When you’re swept away by love and filled with the promise of a life partner, the mere thought of breaking up feels silly. After all, it’s forever and ever, amen, right? Unfortunately, not always. It’s not a rosy statistic to share but 50% of marriages in the United States sadly end in divorce. When faced with healing a broken heart and determining the next chapter of life, dealing with money matters just makes the whole process that much more stressful. In addition to finding your footing as a newly single person, you also have to consider how bills will be paid moving forward. To add to the financial stress of divorce, some revengeful ex-spouses can wreak havoc in the courtroom, costing more than a pretty penny.
Legally Establish The Separation
Once the decision to divorce is made, it’s time to put the separation in writing and in motion as soon as possible. This signals the start of your new life on your own, but it serves a purpose financially. Having this note on your financial files helps protect any money you make after that date. So, if you’re separated from your partners for six months before divorce proceedings begin, all of that income is solely yours. If you don’t make the separation legally binding, then that cash could be subject to being split down the middle. This date also applies to decisions involving child support and alimony.
Get A Copy Of Your Credit Report And Monitor Activity
Regardless of whether you commingled your incomes and shared accounts during the marriage, by being legally bound you were exposed you to your partner’s actions. Even if your spouse was (and is) a trustworthy person, it doesn’t mean mistakes weren’t made. “Anything that they did to hurt their credit score could have damaged yours as well.” This makes it essential to request a copy of your credit reports as soon as possible, and go through them with a fine-toothed comb. “Check your report for errors and continuously monitor to make sure the other person’s actions don’t affect your future.”
Credit card companies do not care about divorce. You’re still liable for any debt your spouse racks up on jointly held accounts. It’s best to leave marriages with no debt, or only the debt that’s yours. If you have the money to pay off your joint credit cards, do so and then close the accounts. “If you don’t have the funds, you can always divide the debt in half and transfer to individually held cards and then cancel the joint ones.” You want to avoid keeping joint cards, even with a verbal agreement to pay, because if your partner ghosts you, you’ll be left to pay the balance.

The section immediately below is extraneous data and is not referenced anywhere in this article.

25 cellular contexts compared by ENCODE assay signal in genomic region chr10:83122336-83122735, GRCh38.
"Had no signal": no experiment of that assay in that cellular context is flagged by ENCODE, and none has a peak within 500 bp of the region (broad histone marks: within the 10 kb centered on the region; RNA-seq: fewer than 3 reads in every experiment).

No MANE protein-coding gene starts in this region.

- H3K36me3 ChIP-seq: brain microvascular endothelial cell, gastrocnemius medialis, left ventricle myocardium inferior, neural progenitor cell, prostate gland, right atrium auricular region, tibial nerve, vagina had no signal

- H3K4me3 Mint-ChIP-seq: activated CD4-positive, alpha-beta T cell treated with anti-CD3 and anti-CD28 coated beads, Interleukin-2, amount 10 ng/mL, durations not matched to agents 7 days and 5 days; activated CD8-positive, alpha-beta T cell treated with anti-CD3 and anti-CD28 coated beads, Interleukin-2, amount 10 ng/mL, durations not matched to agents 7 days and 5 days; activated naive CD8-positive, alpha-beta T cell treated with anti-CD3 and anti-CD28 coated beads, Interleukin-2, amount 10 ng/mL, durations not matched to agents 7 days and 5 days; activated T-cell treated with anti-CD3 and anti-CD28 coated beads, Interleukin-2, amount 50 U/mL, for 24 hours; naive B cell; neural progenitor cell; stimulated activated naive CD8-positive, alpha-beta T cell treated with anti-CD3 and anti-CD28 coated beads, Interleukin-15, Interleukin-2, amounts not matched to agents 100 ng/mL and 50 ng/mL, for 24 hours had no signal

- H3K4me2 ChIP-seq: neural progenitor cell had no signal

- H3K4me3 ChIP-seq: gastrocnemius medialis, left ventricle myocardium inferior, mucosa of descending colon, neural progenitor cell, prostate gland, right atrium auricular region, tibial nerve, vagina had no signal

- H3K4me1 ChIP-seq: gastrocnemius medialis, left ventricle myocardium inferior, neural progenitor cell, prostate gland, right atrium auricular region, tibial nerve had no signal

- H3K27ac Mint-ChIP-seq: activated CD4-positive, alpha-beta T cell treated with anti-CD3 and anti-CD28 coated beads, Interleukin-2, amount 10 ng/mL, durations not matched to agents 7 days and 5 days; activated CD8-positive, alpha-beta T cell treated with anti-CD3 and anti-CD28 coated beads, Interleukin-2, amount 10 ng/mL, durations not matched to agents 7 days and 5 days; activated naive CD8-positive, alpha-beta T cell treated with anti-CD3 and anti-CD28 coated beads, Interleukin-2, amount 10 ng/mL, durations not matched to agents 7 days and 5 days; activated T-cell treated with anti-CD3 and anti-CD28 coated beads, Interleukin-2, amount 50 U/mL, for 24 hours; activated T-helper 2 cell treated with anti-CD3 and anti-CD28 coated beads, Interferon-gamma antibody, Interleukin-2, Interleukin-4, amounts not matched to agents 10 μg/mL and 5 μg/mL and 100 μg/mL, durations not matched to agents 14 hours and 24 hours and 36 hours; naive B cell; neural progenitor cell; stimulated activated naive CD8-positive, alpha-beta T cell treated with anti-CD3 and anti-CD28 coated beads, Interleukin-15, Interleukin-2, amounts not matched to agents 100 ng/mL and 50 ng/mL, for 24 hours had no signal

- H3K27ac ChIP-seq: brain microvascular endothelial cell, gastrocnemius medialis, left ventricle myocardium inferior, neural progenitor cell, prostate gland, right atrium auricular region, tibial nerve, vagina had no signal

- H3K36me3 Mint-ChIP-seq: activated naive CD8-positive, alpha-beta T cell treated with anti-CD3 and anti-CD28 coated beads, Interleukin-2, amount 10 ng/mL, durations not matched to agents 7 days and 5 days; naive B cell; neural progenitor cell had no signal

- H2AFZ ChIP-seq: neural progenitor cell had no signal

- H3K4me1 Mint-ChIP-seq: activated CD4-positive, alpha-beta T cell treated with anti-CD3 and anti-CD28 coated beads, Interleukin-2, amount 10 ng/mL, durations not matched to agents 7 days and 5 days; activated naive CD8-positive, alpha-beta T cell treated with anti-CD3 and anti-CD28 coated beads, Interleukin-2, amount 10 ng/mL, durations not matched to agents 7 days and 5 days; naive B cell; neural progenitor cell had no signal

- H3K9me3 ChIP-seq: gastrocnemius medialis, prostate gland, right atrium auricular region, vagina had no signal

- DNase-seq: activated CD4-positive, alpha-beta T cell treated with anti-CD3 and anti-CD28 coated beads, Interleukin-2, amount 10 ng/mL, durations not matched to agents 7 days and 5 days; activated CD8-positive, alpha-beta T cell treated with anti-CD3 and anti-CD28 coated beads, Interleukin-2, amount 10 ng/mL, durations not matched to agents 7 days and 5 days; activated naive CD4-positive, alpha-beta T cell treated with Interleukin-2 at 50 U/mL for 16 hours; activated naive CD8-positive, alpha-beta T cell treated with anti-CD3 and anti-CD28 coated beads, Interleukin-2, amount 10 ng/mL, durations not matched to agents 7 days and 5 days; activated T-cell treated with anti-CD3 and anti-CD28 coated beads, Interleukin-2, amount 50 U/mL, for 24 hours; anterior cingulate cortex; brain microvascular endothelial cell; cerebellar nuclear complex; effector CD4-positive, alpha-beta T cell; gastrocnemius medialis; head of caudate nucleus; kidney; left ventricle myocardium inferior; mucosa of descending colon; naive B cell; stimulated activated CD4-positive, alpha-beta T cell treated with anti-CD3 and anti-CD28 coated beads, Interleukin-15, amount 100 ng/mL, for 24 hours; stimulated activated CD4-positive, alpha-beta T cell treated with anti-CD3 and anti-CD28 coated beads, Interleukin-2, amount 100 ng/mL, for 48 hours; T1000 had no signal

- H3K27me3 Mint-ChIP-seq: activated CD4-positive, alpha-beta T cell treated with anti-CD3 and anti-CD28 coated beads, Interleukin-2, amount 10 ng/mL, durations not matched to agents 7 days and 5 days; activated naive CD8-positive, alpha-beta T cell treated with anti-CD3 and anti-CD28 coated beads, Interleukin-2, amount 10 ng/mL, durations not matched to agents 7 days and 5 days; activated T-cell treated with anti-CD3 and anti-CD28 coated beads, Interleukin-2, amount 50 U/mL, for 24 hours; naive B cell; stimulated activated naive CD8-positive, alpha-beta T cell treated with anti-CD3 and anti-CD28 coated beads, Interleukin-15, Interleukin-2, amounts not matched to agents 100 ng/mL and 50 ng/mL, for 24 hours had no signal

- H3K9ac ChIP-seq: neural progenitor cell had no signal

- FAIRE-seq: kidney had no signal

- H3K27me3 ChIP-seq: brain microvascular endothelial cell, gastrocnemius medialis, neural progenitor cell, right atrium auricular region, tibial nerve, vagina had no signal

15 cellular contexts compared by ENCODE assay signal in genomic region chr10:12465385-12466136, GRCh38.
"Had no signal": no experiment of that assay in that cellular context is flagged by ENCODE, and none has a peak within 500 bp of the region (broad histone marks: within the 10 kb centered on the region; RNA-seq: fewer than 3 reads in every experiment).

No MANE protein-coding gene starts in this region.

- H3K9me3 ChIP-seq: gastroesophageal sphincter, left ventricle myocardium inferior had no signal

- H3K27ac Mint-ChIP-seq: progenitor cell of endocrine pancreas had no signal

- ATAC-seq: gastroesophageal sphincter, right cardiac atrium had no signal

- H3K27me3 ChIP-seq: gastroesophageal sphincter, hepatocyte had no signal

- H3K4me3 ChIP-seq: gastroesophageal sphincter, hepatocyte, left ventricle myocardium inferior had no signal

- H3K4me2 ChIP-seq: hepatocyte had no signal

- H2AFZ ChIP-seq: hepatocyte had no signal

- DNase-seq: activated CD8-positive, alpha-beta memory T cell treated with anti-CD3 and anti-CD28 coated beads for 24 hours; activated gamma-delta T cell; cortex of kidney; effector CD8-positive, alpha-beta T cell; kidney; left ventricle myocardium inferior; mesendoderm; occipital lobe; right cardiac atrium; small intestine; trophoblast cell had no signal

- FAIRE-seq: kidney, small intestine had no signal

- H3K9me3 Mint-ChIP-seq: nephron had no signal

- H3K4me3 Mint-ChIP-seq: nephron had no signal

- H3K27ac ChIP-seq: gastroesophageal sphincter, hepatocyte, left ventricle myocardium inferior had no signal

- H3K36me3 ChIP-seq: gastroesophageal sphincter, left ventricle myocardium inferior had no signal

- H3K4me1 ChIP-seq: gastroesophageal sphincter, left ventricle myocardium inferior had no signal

Move Half Of Joint Bank Balances To A Separate Account
“As soon as possible, to open up a new bank account, and transfer 50 percent of the available funds to your new account” You should also ensure that any income from employment or other applicable direct deposits are amended to be deposited into your new account.
Comb Through Your Assets
When separating assets, some couples become overly nit-picky about who is owed what. Emotions can be heightened even more in situations where a marriage ended due to infidelity or some sort of grave disruption of trust. Though it’s not always the case, men tend to believe they’re going to get all of the assets, whereas women are often scared they won’t receive any. As much as possible, try to set aside any feelings of guilt or retribution. Doing so will help you keep a clear, logical head and allow you to speak up for and defend what is yours. Getting a thorough and accurate understanding of what you’re entitled to require going through all of your assets line by line. “Usually the assets are split down the middle, but there may be assets excluded, such as inheritances or premarital assets.”
Conduct A Cash Flow Analysis
The day-to-day divorce details can be all consuming. But as you’re negotiating who gets what, also look ahead and do some prep work for the solo life. Doing some hands-on budget cash flow analysis will give you a sense of control over your finances. “If there is a shortfall, you can start whittling away at the discretionary items. If there is a surplus, then breathe a big sigh of relief.” Don’t forget to account for recurring expenses that you once split with your partner. The last things you want are any major financial shocks once you’re out on your own. Pay attention to big-ticket expenses like health insurance, car leases, digital media subscriptions and others. Expenses can add up quickly when you’re suddenly responsible for footing the entire bill.
Don’t Relinquish Control Of Assets Or Investments
Divorces never take place overnight. And if our ex-other-half decides to drag his or her feet, it can be delayed by months or even years. That’s why protecting your investments and assets (including real estate, investments, or any other assets that you are entitled to should start as soon as the separation is in motion.
Create A Game Plan For Taxes